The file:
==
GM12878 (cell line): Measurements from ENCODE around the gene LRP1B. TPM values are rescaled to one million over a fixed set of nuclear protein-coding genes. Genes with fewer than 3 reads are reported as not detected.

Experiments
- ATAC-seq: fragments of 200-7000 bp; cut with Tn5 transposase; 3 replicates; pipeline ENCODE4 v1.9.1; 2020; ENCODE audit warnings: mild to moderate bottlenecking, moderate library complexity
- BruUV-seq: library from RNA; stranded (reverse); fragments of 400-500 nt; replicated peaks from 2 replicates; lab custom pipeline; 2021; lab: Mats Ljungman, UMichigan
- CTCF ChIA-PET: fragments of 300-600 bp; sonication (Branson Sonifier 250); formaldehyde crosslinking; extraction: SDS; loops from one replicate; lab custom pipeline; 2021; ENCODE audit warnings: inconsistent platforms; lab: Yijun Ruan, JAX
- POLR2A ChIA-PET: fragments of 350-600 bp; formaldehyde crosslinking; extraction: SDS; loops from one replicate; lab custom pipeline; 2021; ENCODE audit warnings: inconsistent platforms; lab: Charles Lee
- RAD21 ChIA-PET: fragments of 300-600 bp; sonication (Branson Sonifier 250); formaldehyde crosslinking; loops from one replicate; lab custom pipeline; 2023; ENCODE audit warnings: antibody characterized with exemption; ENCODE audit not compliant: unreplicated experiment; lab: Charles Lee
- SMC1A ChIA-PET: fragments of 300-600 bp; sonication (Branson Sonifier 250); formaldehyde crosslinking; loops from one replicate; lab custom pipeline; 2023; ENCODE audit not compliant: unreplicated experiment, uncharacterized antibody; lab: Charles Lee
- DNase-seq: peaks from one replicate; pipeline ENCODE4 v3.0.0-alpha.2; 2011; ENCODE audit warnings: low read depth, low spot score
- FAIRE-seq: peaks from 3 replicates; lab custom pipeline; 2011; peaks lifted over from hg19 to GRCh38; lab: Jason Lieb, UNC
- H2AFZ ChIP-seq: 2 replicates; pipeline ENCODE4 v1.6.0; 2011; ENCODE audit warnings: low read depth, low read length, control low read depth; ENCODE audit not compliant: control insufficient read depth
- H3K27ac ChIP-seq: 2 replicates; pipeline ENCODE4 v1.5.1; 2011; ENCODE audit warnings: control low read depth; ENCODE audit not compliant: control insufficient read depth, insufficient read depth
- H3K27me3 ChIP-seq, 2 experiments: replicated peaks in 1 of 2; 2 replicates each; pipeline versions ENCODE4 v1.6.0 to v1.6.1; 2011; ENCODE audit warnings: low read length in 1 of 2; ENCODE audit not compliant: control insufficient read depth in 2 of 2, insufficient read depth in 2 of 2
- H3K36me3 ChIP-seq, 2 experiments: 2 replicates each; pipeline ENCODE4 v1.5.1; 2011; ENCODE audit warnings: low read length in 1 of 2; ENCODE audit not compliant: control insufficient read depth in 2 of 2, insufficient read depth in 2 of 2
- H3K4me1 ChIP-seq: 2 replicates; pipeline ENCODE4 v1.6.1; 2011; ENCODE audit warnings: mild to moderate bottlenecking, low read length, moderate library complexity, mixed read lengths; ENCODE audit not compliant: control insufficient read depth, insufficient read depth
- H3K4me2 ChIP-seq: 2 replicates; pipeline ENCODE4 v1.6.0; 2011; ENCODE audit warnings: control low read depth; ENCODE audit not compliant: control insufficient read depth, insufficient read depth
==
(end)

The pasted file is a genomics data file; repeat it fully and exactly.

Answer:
GM12878 (cell line): Measurements from ENCODE around the gene LRP1B. TPM values are rescaled to one million over a fixed set of nuclear protein-coding genes. Genes with fewer than 3 reads are reported as not detected.

Experiments
- ATAC-seq: fragments of 200-7000 bp; cut with Tn5 transposase; 3 replicates; pipeline ENCODE4 v1.9.1; 2020; ENCODE audit warnings: mild to moderate bottlenecking, moderate library complexity
- BruUV-seq: library from RNA; stranded (reverse); fragments of 400-500 nt; replicated peaks from 2 replicates; lab custom pipeline; 2021; lab: Mats Ljungman, UMichigan
- CTCF ChIA-PET: fragments of 300-600 bp; sonication (Branson Sonifier 250); formaldehyde crosslinking; extraction: SDS; loops from one replicate; lab custom pipeline; 2021; ENCODE audit warnings: inconsistent platforms; lab: Yijun Ruan, JAX
- POLR2A ChIA-PET: fragments of 350-600 bp; formaldehyde crosslinking; extraction: SDS; loops from one replicate; lab custom pipeline; 2021; ENCODE audit warnings: inconsistent platforms; lab: Charles Lee
- RAD21 ChIA-PET: fragments of 300-600 bp; sonication (Branson Sonifier 250); formaldehyde crosslinking; loops from one replicate; lab custom pipeline; 2023; ENCODE audit warnings: antibody characterized with exemption; ENCODE audit not compliant: unreplicated experiment; lab: Charles Lee
- SMC1A ChIA-PET: fragments of 300-600 bp; sonication (Branson Sonifier 250); formaldehyde crosslinking; loops from one replicate; lab custom pipeline; 2023; ENCODE audit not compliant: unreplicated experiment, uncharacterized antibody; lab: Charles Lee
- DNase-seq: peaks from one replicate; pipeline ENCODE4 v3.0.0-alpha.2; 2011; ENCODE audit warnings: low read depth, low spot score
- FAIRE-seq: peaks from 3 replicates; lab custom pipeline; 2011; peaks lifted over from hg19 to GRCh38; lab: Jason Lieb, UNC
- H2AFZ ChIP-seq: 2 replicates; pipeline ENCODE4 v1.6.0; 2011; ENCODE audit warnings: low read depth, low read length, control low read depth; ENCODE audit not compliant: control insufficient read depth
- H3K27ac ChIP-seq: 2 replicates; pipeline ENCODE4 v1.5.1; 2011; ENCODE audit warnings: control low read depth; ENCODE audit not compliant: control insufficient read depth, insufficient read depth
- H3K27me3 ChIP-seq, 2 experiments: replicated peaks in 1 of 2; 2 replicates each; pipeline versions ENCODE4 v1.6.0 to v1.6.1; 2011; ENCODE audit warnings: low read length in 1 of 2; ENCODE audit not compliant: control insufficient read depth in 2 of 2, insufficient read depth in 2 of 2
- H3K36me3 ChIP-seq, 2 experiments: 2 replicates each; pipeline ENCODE4 v1.5.1; 2011; ENCODE audit warnings: low read length in 1 of 2; ENCODE audit not compliant: control insufficient read depth in 2 of 2, insufficient read depth in 2 of 2
- H3K4me1 ChIP-seq: 2 replicates; pipeline ENCODE4 v1.6.1; 2011; ENCODE audit warnings: mild to moderate bottlenecking, low read length, moderate library complexity, mixed read lengths; ENCODE audit not compliant: control insufficient read depth, insufficient read depth
- H3K4me2 ChIP-seq: 2 replicates; pipeline ENCODE4 v1.6.0; 2011; ENCODE audit warnings: control low read depth; ENCODE audit not compliant: control insufficient read depth, insufficient read depth